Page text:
CMM-to-ASM: Register allocation wierdness

Ben Gamari ben at
Sun Jun 19 08:33:53 UTC 2016

Harendra Kumar <harendra.kumar at> writes:

> Thanks Ben! I have my responses inline below.
No worries!

> On 16 June 2016 at 18:07, Ben Gamari <ben at> wrote:
>> For the record, I have also struggled with register spilling issues in
>> the past. See, for instance, #10012, which describes a behavior which
>> arises from the C-- sinking pass's unwillingness to duplicate code
>> across branches. While in general it's good to avoid the code bloat that
>> this duplication implies, in the case shown in that ticket duplicating
>> the computation would be significantly less code than the bloat from
>> spilling the needed results.
> Not sure if this is possible but when unsure we can try both and compare if
> the duplication results in significantly more code than no duplication and
> make a decision based on that. Though that will slow down the compilation.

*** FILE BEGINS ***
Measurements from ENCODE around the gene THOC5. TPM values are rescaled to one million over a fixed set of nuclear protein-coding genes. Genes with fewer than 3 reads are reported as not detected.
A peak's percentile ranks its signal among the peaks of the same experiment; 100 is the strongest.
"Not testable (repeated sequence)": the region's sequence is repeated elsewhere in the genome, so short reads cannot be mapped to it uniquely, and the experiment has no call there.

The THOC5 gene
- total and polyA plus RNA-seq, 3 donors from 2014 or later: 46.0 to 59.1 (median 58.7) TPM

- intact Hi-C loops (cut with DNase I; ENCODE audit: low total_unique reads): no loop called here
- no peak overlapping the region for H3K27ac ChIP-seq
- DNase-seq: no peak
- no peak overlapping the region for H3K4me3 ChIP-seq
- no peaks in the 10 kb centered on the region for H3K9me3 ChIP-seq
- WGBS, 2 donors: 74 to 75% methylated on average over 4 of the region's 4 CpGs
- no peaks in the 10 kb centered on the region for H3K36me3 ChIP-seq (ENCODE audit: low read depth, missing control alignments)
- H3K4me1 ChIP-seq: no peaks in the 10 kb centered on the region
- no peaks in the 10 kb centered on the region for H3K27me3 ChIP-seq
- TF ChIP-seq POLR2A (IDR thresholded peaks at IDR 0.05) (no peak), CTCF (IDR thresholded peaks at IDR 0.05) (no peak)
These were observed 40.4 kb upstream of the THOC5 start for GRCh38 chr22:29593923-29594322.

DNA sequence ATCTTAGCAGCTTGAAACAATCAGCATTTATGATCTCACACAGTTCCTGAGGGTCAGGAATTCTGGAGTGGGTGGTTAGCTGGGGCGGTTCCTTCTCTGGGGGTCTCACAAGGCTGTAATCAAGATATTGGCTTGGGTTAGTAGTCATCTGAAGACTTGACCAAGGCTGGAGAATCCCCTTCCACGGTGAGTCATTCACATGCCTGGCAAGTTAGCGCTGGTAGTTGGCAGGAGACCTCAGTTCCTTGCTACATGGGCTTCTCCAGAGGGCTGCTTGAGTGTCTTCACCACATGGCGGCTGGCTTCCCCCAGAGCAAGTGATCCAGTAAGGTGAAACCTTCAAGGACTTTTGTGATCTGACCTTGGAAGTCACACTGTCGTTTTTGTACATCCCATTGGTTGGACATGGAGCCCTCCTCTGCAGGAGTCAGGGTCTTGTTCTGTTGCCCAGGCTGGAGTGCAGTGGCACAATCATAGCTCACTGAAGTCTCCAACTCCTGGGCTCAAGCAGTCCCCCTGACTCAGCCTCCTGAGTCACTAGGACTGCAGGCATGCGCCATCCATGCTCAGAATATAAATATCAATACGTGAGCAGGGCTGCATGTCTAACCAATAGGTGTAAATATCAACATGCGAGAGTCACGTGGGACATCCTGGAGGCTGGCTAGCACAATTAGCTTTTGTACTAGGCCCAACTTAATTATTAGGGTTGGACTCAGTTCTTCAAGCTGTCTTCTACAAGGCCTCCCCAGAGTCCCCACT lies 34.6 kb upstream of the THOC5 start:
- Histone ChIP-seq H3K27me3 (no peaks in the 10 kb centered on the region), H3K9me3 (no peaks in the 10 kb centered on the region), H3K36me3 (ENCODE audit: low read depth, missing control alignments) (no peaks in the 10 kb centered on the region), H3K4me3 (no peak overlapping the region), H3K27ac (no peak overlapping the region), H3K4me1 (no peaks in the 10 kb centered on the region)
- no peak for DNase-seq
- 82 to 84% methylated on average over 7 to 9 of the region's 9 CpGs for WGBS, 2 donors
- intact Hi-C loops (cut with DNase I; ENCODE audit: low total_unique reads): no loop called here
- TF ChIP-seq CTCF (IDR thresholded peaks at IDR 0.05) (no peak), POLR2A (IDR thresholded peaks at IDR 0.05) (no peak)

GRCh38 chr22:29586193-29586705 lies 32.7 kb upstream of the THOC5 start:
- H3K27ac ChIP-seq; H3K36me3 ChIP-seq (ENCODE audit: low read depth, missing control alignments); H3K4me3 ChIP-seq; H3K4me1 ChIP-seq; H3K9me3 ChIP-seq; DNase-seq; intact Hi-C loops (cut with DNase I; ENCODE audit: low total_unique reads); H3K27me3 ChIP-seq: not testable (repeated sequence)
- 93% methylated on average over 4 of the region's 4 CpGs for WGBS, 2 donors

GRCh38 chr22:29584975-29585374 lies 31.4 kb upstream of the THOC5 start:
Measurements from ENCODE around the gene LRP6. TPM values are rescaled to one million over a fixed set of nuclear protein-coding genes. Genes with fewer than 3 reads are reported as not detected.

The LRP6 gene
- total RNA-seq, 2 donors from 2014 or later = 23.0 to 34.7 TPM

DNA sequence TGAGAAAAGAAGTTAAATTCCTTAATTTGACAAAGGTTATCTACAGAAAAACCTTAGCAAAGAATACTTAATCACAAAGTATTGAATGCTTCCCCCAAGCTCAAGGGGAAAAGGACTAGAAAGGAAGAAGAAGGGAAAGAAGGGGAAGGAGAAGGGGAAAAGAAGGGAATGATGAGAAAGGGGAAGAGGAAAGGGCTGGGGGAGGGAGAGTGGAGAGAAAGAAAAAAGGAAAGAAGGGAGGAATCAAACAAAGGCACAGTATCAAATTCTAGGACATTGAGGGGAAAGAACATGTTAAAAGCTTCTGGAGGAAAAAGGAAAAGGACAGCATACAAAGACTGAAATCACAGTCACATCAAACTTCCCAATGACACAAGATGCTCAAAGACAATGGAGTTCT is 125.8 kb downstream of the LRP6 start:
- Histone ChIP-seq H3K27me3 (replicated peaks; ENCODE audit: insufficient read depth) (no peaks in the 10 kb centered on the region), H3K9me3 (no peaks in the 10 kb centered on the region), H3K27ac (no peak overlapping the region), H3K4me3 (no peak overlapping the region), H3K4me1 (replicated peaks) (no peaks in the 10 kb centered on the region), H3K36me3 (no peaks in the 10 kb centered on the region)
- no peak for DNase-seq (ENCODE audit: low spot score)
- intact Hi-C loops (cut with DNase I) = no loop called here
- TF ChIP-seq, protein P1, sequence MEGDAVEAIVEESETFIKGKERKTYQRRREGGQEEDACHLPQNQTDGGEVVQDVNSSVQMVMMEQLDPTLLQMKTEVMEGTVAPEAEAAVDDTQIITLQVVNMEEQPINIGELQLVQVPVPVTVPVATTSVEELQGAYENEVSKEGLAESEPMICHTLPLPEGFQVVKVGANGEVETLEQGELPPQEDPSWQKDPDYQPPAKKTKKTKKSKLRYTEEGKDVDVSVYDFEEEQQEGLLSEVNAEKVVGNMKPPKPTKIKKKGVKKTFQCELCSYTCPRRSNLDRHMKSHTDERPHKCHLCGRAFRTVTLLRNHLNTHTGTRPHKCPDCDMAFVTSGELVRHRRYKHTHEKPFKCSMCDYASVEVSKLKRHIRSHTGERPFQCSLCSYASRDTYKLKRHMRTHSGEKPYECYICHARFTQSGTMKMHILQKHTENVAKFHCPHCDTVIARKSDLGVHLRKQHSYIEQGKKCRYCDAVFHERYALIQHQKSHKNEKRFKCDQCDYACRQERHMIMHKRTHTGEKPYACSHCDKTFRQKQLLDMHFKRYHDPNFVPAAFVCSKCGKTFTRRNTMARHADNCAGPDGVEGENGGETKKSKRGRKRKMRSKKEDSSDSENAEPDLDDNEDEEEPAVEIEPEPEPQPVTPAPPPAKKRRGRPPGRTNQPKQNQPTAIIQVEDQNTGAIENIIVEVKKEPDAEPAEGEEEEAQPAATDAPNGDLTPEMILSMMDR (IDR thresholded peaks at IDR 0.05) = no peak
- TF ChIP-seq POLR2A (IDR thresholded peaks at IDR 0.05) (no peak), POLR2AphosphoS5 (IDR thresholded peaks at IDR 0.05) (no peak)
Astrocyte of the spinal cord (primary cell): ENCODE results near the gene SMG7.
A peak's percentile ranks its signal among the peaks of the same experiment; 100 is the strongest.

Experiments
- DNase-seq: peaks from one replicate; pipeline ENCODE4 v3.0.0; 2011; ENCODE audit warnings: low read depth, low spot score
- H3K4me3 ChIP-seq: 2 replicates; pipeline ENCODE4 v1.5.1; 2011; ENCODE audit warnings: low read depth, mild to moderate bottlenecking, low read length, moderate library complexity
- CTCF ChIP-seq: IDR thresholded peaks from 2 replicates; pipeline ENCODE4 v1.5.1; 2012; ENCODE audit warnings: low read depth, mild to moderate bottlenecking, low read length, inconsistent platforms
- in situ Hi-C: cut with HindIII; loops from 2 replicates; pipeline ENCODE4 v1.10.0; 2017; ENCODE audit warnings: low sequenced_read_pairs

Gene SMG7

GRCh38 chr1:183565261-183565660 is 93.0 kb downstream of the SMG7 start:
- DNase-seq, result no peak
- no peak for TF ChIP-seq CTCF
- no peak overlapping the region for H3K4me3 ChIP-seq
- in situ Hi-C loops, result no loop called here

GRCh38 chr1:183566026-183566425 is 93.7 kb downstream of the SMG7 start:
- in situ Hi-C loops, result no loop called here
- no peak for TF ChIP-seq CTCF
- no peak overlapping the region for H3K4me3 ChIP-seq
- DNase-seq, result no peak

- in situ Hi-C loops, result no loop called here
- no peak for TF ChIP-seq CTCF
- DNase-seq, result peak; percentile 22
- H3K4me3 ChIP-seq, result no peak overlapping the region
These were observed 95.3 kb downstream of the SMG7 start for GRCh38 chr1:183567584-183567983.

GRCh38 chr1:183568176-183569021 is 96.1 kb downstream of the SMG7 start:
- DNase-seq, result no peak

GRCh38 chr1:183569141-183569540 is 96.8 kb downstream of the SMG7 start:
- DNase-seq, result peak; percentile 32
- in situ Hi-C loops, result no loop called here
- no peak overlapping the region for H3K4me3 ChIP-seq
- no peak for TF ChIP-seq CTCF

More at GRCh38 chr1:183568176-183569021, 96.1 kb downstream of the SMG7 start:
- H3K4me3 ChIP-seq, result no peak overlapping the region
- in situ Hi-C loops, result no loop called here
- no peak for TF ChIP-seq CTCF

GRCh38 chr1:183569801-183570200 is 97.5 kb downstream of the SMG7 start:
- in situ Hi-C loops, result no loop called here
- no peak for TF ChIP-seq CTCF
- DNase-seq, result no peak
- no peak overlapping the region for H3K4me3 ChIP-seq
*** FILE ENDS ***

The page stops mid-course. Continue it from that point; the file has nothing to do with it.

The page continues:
> Maybe we can bundle slower passes in something like -O3, meaning it will be
> slow and may or may not provide better results?
Indeed this would be one option although I suspect we can do better.
I have discussed the problem with a few people and have some ideas on
how to proceed. Unfortunately I've been suffering from a chronic lack of
time recently.


>> Very interesting, thanks for writing this down! Indeed if these checks
>> really are redundant then we should try to avoid them. Do you have any
>> code you could share that demosntrates this?
> I have the code to produce this CMM, I can commit it on a branch and leave
> it in the github repository so that we can use it for fixing.
Indeed it would be great if you could provide the program that produced
this code.

>> It would be great to open Trac tickets to track some of the optimization
> Will do.

>> Furthermore, there are a few annoying impedance mismatches between Cmm
>> and LLVM's representation. This can be seen in our treatment of proc
>> points: when we need to take the address of a block within a function
>> LLVM requires that we break the block into a separate procedure, hiding
>> many potential optimizations from the optimizer. This was discussed
>> further on this list earlier this year [2]. It would be great to
>> eliminate proc-point splitting but doing so will almost certainly
>> require cooperation from LLVM.
> It sounds like we need to continue with both for now and see how the llvm
> option pans out. There is clearly no reason for a decisive tilt towards
> llvm in near future.
I agree.


- Ben
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